This means that RIDBC is in a good position to take on other entities, but the truth is that when merging with other not-for-profit organisations there is a good chance they will be companies that are making a financial loss.
“Loss in the not-for-profit world is not a bad thing,” Mr Rehn explains, “if it means a bigger impact on mission. But it’s got to be sustainable. If an organisation loses money every year, it won’t be around for a long time.”
This means one of the main challenges is that some loss making organisations are looking for some kind of rescue by bigger organisations, coming to the realisation that the business model is not sustainable in the long term.
“The challenge for us is, how do you re-calibrate those services to ensure their ongoing sustainability and viability, and most importantly, a high quality of service to the constituents who are reliant on them?”
For organisations like RIDBC, one of the most important considerations in acquiring not-for-profits is that the process is done entirely on good will, meaning the alignment of cultures and missions is absolutely vital to achieving a smooth process.
“You actually have to really be a trusted partner organisation, because essentially they gift their assets to you in the hope that you will take what they have developed over many years and further their work.”
This is in stark contrast to a commercial acquisition, where payment would be made for a business before the parties go their separate ways. Trust is therefore the most important aspect of deals where a not-for-profit is being absorbed.
“It is absolutely key to get the relationships between the two organisations—the management structures, the boards—well aligned on the intent of what would be a merger. We’re doing this at the moment, with a very good organisation in Victoria.”
The organisation RIDBC is merging with has been focused on hearing services for years. Its board has been strategic in looking at the future and identifying organisations that would be suitable for a merger, a process which identified RIDBC as the best candidate.
“It requires a lot of work, a lot of trust, but at the end of the day it’s a very efficient model of how to expand services, how to bring more high-quality services to more people, and not see that market failure that would happen should an organisation decide to close up.”
One of the key strengths needed in the not-for-profit space is to have serious, high-calibre leadership, and for there to be no excuses for second class business practice merely because there is no commercial profit being made.
“It is more important that we show full accountability for the uses of our funds. It is absolutely mission critical that organisations that are not-for-profits are better than corporate in terms of their responsibility to use funds wisely and achieve sustainability.”
Mr Rehn explains that a lot of the focus for the board and senior leadership team at RIDBC is to make sure it behaves better than corporate and commercial companies, making money go far and wide and having a real impact on its mission.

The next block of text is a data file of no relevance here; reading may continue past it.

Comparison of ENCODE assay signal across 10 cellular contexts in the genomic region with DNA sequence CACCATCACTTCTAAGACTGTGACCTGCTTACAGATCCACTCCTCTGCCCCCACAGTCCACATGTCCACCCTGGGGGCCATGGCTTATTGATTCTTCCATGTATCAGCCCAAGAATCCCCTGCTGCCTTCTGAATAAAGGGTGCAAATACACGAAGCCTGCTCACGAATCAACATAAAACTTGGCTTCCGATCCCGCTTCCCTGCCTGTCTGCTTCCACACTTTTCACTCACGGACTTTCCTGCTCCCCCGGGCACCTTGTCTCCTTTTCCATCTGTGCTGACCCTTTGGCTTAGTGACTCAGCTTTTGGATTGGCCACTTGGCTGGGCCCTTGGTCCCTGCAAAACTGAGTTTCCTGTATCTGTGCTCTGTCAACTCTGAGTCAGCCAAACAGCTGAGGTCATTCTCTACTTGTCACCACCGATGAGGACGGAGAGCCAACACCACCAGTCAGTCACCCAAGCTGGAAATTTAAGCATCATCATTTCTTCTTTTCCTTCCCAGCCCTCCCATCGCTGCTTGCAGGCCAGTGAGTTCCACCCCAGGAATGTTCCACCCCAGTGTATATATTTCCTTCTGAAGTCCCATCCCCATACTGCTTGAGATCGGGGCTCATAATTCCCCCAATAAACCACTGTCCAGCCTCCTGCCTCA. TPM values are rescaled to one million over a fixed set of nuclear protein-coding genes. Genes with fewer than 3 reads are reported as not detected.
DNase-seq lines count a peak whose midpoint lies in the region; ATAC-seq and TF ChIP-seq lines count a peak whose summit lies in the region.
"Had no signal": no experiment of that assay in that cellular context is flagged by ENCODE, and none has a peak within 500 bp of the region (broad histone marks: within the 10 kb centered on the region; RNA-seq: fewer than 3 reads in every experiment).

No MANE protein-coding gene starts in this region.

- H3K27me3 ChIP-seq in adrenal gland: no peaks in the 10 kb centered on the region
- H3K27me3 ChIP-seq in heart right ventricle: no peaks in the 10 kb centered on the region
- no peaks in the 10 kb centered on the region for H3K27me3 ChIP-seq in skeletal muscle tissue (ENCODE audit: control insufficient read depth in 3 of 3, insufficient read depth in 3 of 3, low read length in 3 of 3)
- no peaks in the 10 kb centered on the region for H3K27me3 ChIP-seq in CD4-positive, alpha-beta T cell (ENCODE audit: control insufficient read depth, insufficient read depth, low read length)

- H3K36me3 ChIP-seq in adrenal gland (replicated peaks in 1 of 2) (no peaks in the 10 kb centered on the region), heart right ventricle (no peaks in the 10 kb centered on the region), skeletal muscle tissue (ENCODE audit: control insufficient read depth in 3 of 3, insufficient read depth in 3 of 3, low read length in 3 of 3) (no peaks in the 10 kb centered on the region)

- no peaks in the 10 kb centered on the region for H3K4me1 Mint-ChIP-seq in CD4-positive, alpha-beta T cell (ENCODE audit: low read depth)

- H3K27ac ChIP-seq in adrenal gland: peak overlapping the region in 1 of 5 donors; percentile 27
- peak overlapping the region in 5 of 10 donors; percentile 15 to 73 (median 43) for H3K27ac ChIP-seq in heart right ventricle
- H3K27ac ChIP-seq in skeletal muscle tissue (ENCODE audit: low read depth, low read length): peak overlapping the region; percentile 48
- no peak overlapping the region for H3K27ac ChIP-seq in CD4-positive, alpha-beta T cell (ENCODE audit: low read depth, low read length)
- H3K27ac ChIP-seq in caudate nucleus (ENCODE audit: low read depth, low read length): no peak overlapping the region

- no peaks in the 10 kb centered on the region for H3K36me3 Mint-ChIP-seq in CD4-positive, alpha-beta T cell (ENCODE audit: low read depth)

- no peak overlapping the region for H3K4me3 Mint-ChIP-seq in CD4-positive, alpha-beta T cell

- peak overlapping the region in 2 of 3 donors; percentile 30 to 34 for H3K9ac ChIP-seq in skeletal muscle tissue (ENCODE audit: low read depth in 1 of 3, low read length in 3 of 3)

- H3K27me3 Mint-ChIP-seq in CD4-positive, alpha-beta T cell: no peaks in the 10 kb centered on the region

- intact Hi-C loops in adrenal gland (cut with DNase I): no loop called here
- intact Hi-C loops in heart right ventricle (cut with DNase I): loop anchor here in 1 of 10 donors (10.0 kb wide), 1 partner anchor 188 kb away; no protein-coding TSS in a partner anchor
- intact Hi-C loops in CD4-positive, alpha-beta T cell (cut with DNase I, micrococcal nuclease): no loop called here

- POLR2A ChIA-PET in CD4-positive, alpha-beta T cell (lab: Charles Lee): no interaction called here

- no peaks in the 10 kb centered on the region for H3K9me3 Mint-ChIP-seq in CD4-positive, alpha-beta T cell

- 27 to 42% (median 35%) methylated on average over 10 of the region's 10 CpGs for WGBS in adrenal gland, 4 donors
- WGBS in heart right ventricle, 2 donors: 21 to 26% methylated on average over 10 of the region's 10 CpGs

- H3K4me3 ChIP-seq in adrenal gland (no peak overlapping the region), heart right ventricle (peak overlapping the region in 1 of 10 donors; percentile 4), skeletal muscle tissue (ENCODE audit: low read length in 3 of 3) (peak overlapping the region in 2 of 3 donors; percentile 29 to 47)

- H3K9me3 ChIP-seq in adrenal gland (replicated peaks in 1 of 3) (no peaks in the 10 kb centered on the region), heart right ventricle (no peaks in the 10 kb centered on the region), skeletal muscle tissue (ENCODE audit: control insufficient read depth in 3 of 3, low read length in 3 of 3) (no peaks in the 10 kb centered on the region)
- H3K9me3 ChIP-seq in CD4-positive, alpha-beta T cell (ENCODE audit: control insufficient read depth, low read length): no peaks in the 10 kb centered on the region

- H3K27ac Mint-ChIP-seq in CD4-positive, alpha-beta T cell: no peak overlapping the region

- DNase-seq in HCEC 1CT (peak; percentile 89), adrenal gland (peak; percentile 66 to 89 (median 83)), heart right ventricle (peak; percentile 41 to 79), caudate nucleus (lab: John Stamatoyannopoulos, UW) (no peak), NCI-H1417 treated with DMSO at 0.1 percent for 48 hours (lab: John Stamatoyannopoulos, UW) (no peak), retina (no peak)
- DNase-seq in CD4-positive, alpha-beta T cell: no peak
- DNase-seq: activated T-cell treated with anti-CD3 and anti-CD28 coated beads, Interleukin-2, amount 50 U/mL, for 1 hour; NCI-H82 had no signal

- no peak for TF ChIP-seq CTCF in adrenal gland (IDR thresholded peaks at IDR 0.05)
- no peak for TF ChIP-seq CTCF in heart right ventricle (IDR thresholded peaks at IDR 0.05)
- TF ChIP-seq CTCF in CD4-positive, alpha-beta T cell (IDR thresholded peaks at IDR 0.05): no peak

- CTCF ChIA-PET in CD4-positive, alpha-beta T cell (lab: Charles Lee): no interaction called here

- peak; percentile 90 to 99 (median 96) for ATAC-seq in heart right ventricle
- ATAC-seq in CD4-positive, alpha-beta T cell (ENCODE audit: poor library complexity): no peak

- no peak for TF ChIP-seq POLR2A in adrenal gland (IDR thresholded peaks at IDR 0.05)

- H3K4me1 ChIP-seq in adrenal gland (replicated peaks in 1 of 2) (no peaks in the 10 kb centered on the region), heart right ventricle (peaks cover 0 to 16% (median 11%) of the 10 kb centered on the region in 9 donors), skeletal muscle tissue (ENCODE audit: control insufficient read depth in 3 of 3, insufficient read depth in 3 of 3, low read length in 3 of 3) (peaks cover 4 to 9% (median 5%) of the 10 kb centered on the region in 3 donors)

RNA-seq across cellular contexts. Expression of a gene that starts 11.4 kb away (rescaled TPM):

“RIDBC has a very comprehensive fundraising department, and it does everything from running a rainbow lottery, through to working with corporate Australia and partnering with them, to community events like City2Surf and the Coleman Greig Challenge.”
In addition to this, the department oversees individual donors that have been generous enough to leave money to enable the organisation’s work to continue past their own lives, which is a wonderful commitment to make.
“It’s a really diverse portfolio of activities,” Mr Rehn says, “everything from direct mail to corporate Australia to individual giving. It’s amazing, the types of levels of support we receive. Today, about 50% or thereabouts of our revenue has come from the community.”
Mr Rehn admits that the dynamic is changing, and many donors are now too spoilt for choice in the amount of organisations they can donate to. RIDBC is in a positon where, as a longer serving charity, it has retained many donors over the years.
“The giving patterns of Australians [are] changing, and the newer generations are not necessarily giving in the same way as their predecessors, so we’ve had to adapt and evolve to much more peer-to-peer fundraising activities.”
These activities seek support from a friendship network, with the charity often remaining in the background. Mr Rehn believes fundraising makes the difference between a good level of service and a great level of service, and will always be part of RIDBC’s activities.
“If you looked at children with vision or hearing loss, giving them the best start to life requires a lot more activity in those formative years, and fundraising really means that we can pull out all stops and give them the services they need in the most comprehensive of ways.”
Mr Rehn admits, despite being CEO of the organisation, he has been very lucky over the years to have worked closely with clients, and to have seen first-hand the kind of life-changing work RIDBC performs on a daily basis.
“We are a very comprehensive service provider,” he says, “so we do everything from diagnostic work to running early intervention services, pre-schools. We run three schools, we run tele-practice services, we have a professional development arm.”
No matter the vision or hearing needs of an individual, RIDBC is perfectly placed to provide them, with the wherewithal to make a significant positive difference in people’s lives. One such case is that of a young girl called Olivia.